For the past twenty years I’ve traveled to Chile nearly every year. I was initially drawn by the long, skinny country’s incredible wealth and variety of natural beauty: Super-dry deserts, the snow-peaked Andes, a wild, 3,000-mile long ocean coast, the bosque forests of the south, windy Patagonia and its southern icecap. (Lay Chile over the northern hemisphere and it would run from roughly Puerto Vallarta to Juneau, with all of the same landscapes). Both hemispheres share similar geology too. Of the ten most powerful earthquakes recorded, four have taken place in Chile, including the biggest ever, in 1960, registering 9.5 … about one thousand times more powerful than the horrific tremblor that shook the center of the country this past weekend.
I first went to Chile for adventure, running some of its wildest rivers, climbing its snowiest peaks, trudging across its high desert. But at the exact time I started visiting, in 1990, the country was changing incredibly thanks to the popular vote that ousted General Augusto Pinochet. Between adventures I started tracking down the most intriguing people in the country and spending time with them, pen and pad in had, documenting the evolution from dictatorship back to democracy. Given its relatively small population and the fact that only a couple hundred families then ran the country, it was pretty easy to meet the best and brightest, many of who are still my peers, travel mates and friends.
I’ve been conversing with several of them via email in recent days; most live in the capital of Santiago, where more than one-third of the population lives. So far, so good, everyone accounted for. But I’ve driven the length of the country a couple times and know the towns most damaged, including Talca, Lota and Constitucion. While better built to fend off quaking than Port au Prince, these are still poor towns where building has boomed in recent years and there are already suggestions that not enough was done to prepare the new infrastructure for this inevitability.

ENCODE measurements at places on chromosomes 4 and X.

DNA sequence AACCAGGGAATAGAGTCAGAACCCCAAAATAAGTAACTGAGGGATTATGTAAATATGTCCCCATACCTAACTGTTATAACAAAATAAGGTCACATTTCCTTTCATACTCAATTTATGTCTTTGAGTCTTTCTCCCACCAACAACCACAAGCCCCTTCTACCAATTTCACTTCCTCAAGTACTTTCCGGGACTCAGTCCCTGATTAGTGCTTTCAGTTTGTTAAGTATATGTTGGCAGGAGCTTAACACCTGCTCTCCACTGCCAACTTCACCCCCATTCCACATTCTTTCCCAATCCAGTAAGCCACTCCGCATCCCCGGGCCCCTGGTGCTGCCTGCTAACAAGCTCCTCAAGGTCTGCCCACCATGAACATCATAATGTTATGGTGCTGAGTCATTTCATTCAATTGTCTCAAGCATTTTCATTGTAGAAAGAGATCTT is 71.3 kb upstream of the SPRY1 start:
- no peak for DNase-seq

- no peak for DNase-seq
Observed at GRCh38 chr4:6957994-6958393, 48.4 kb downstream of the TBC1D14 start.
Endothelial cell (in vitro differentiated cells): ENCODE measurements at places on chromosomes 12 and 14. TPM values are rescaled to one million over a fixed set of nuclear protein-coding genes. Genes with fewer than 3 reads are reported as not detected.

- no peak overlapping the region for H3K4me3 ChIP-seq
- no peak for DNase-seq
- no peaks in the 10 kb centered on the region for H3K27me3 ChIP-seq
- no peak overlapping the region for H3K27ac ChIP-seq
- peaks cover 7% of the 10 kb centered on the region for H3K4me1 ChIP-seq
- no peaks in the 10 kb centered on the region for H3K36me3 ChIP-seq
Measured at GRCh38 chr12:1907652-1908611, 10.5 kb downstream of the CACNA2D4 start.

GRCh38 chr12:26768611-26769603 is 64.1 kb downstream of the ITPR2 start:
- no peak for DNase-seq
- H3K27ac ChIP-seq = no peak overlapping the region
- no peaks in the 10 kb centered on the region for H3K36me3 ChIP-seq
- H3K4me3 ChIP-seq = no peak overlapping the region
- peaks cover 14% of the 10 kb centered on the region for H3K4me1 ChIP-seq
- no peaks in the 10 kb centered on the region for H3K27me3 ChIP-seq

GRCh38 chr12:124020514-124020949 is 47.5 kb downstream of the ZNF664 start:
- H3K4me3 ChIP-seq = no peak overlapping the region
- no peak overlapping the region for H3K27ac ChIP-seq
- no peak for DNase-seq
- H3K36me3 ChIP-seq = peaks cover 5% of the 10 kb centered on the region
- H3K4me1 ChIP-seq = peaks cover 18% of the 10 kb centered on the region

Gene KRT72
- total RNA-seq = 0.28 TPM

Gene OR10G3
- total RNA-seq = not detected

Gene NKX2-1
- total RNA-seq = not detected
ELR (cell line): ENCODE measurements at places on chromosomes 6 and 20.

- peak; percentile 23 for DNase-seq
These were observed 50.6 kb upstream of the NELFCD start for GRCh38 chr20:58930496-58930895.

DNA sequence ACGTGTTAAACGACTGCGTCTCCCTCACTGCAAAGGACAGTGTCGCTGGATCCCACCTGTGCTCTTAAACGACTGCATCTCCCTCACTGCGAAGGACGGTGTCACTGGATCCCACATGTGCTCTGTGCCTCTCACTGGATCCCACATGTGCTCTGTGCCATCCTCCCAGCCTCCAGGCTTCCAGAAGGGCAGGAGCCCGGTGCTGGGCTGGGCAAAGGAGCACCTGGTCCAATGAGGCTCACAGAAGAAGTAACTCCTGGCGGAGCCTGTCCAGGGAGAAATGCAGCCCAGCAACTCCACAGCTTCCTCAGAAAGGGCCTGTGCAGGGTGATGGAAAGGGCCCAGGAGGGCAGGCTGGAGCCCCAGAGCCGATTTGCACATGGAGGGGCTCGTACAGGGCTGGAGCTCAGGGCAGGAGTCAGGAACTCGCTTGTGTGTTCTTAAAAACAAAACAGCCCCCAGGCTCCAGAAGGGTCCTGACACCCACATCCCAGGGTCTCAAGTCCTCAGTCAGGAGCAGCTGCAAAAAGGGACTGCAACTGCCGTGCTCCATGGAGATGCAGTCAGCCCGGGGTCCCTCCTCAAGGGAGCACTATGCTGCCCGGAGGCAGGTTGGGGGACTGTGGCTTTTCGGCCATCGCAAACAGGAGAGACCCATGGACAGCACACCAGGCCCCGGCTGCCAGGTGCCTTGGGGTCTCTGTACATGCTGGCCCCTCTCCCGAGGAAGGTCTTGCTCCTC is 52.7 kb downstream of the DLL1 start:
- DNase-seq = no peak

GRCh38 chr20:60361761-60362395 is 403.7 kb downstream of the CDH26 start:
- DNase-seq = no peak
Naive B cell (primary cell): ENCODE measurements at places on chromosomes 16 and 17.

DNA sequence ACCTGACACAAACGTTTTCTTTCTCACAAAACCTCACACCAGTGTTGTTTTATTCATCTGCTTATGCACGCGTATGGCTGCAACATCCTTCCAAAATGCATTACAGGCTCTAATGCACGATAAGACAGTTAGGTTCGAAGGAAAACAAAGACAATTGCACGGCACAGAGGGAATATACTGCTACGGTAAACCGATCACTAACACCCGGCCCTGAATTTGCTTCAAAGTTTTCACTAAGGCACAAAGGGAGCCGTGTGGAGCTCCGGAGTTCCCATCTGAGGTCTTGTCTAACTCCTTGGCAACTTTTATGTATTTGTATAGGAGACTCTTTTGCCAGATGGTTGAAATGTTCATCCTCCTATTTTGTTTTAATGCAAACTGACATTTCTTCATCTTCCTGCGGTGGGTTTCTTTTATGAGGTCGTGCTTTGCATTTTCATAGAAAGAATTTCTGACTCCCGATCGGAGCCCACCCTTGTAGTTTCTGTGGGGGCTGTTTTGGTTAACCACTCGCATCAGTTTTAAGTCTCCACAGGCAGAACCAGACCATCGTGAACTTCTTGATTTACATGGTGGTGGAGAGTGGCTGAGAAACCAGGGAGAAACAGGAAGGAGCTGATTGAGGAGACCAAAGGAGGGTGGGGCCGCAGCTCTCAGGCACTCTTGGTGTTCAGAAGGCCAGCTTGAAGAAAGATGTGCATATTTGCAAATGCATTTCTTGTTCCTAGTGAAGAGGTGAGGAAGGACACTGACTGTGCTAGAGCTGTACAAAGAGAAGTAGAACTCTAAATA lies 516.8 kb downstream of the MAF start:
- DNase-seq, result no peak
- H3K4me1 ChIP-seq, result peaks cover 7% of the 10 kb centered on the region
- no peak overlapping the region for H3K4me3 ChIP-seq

One of the things that drew me most to Chile initially was its big rivers. I was peripherally involved in the last days of the fight to keep dams off the Rio Bio Bio (a losing cause) and moreso in continuing fights to keep dams off the Patagonian rivers like the Futaleufu and Baker (for a few years I owned land on the Fu). I’ve been wondering since the earth shook violently the other day how the big dams on the Bio Bio built in the 1990s – at Ralco and Pangue – survived the quake, since they are not far from its epi-center. They must not have cracked too seriously, since there’s been no report of leaks. But big dams built near fault lines are always at risk. I’ve traveled on the Yangtze in China as well, watched its powerful utilities ram dams through the system, displacing millions and had identical concerns I have about Chile: What if an earthquake shakes, rattles and rolls one of these man-made concrete structures to cracking. Millions will be impacted, in a very bad way. I’d be very curious to read the inside reports being written right now by Chile’s big utility company, Endesa, about just how at-risk those big dams on the Bio Bio are.